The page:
How To Succeed In Business Without Really Trying: Fifty Years In the Typing Pool

New cast album takes inspiration from the musical stylings of Esquivel and Mancini.

By , Columnist
How To Succeed In Business Without Really Trying is a musical very much of its time. If TV's Mad Men were to lighten up and add a bit of song and dance, it might look something like Frank Loesser's '60s musical.

Women’s lib had not yet come to the fore back when Succeed was a shiny new addition to the Great White Way, and the majority of the female population was happy to let men rule the roost both at work and at home. With songs like “Happy To Keep His Dinner Warm” and “A Secretary Is Not a Toy," Succeed deftly illustrates how women “knew their place” and men were happy to keep them there.

Dated as its sensibilities may be, the show has legs. Since its 1961 Broadway debut, which starred, ironically, Mad Men's Robert Morse, two Broadway revivals have been staged: the first in 1995 featuring Matthew Broderick as the crafty protagonist J. Pierrepont Finch, and the most recent in 2011 with Daniel Radcliffe in the lead.

I saw the show in 1964 when I was eight years old and, even at that tender age, was smitten with Robert Morse. He was probably my first crush: an adorable, funny, charming and exuberant lead. It’s no wonder he won the Tony for the role.


To be fair, I can’t speak much for Radcliffe’s portrayal of Finch, since I’ve only seen his performance on the Tony awards broadcast. However, his energetic turn in the “Brotherhood of Man” number was impressive. On the 2011 cast recording, there is a wide-eyed, gee-whiz-ness to his performance, and a certain girlish quality to his warbling, but he is a youthful Finch. Morse and Broderick were in their thirties when they played the role, over ten years older than Radcliffe is now. Radcliffe can be cut some slack for that, although it was surely more his star power than song and dance prowess that got him this plum lead.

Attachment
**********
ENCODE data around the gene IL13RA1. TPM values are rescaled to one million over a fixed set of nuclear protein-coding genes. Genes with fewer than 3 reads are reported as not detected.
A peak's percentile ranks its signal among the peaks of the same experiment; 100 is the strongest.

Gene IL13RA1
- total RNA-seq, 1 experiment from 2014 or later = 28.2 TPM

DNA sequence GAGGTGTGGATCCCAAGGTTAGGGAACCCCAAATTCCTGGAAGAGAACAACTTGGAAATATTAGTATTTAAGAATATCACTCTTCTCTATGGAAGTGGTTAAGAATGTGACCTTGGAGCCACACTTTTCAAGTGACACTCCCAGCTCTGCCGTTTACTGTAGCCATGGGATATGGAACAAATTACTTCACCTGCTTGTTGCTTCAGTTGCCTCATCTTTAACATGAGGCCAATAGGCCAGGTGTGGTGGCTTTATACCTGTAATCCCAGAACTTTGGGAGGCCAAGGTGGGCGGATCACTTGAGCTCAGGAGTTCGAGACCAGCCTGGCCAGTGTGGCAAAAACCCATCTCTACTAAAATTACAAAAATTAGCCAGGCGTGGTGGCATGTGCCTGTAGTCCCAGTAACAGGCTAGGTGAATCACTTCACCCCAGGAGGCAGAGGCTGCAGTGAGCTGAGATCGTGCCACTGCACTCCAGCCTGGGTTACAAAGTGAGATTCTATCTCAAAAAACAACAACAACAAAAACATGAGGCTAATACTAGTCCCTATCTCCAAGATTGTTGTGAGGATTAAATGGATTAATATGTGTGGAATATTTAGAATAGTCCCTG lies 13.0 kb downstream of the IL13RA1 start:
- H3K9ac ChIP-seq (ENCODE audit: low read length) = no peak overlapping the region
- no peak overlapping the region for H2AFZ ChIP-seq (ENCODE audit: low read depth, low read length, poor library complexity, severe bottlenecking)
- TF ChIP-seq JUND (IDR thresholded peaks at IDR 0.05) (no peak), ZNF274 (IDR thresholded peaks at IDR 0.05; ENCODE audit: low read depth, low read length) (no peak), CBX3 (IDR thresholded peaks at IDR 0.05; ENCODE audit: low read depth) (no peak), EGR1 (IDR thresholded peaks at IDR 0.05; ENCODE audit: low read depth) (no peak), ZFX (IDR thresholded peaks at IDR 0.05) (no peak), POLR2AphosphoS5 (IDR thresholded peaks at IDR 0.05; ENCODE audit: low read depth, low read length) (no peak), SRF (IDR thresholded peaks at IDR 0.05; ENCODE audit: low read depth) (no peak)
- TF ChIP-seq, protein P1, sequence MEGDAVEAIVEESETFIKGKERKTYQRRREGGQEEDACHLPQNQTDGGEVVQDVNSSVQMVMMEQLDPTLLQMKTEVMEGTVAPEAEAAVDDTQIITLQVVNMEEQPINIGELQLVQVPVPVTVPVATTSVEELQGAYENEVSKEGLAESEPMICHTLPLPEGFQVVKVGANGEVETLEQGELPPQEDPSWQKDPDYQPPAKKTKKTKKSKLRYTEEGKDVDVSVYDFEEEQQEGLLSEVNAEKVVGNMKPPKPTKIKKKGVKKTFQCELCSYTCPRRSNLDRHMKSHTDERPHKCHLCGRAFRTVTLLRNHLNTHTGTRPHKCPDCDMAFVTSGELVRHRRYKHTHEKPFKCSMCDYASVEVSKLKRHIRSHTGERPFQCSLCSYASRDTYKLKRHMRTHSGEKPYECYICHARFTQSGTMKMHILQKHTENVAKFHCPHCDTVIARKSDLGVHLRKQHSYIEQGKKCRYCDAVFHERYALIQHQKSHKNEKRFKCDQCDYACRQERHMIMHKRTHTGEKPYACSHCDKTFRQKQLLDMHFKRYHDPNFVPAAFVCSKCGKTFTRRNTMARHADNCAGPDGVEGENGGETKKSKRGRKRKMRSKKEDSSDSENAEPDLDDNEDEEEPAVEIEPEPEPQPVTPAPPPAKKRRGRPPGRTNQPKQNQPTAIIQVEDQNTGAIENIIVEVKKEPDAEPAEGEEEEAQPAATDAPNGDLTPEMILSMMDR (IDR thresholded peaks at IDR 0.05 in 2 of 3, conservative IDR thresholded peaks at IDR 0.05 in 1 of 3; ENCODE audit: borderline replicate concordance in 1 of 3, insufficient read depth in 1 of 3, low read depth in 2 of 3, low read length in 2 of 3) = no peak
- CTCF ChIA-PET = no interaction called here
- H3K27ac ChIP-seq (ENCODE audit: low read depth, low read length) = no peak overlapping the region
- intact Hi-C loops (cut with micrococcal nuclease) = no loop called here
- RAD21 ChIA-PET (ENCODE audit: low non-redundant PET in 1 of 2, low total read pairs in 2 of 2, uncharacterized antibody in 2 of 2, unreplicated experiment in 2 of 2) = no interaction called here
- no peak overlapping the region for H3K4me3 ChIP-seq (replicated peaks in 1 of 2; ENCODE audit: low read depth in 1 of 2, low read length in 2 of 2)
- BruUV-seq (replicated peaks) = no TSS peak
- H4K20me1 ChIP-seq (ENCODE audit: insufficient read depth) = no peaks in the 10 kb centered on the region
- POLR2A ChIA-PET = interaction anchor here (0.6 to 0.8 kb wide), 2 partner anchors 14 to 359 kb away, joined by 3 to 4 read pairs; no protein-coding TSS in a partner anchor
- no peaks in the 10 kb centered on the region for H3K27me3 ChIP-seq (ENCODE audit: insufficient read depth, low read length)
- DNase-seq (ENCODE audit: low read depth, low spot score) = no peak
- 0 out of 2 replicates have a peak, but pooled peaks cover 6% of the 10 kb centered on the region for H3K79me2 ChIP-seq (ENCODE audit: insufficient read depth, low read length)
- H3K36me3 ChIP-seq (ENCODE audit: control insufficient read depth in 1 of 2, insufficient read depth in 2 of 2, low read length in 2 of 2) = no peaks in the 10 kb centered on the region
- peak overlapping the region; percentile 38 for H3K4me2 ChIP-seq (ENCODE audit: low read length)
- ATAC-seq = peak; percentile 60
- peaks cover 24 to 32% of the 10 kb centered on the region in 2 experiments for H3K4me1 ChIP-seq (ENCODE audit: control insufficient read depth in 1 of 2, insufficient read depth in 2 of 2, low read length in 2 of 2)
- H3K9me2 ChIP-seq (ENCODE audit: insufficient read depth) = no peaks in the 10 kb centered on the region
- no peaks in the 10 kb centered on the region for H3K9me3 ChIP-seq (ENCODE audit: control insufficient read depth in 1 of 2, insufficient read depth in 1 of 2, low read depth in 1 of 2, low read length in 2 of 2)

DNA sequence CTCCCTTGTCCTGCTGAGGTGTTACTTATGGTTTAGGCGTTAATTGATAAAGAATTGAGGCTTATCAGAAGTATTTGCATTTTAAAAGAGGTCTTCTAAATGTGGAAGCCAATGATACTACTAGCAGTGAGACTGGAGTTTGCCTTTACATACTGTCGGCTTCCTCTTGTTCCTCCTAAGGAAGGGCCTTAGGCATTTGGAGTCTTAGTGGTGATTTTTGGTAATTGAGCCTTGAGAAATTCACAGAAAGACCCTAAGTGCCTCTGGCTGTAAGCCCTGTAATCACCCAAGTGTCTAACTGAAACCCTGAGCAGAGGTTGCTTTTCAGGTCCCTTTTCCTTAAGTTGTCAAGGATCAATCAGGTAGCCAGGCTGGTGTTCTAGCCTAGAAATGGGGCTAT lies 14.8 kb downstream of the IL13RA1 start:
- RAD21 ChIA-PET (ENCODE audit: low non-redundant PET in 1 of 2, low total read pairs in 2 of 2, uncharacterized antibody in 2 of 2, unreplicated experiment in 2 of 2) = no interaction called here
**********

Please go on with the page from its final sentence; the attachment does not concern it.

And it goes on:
The new Broadway cast recording is not simply a rehash of what went before. It is a tribute to the music of the era.  Utilizing a streamlined 14-piece orchestra, sans strings, the music is more jazzy than symphonic. Listen close and you’ll hear stylistic shadings of Esquivel, Henry Mancini, Martin Denny, and even the clattery cacophony of George Jetson’s Spacely Sprockets in the mix. Music director David Chase and orchestrator Doug Besterman have done their homework well.

If you’ve never seen How To Succeed In Business Without Really Trying, check out the film to watch Robert Morse reprise his Broadway role. After that give a listen to the new cast recording and experience the best of both worlds from a show that has stood the test of time.

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Mindy Peterman is a freelance writer whose focus is on television, movies and pop culture. She has written over one hundred articles for the award winning website and has conducted interviews with producer Peter Asher, psychic-medium John Edward, Greg Grunberg and Bob Guiney from Band…

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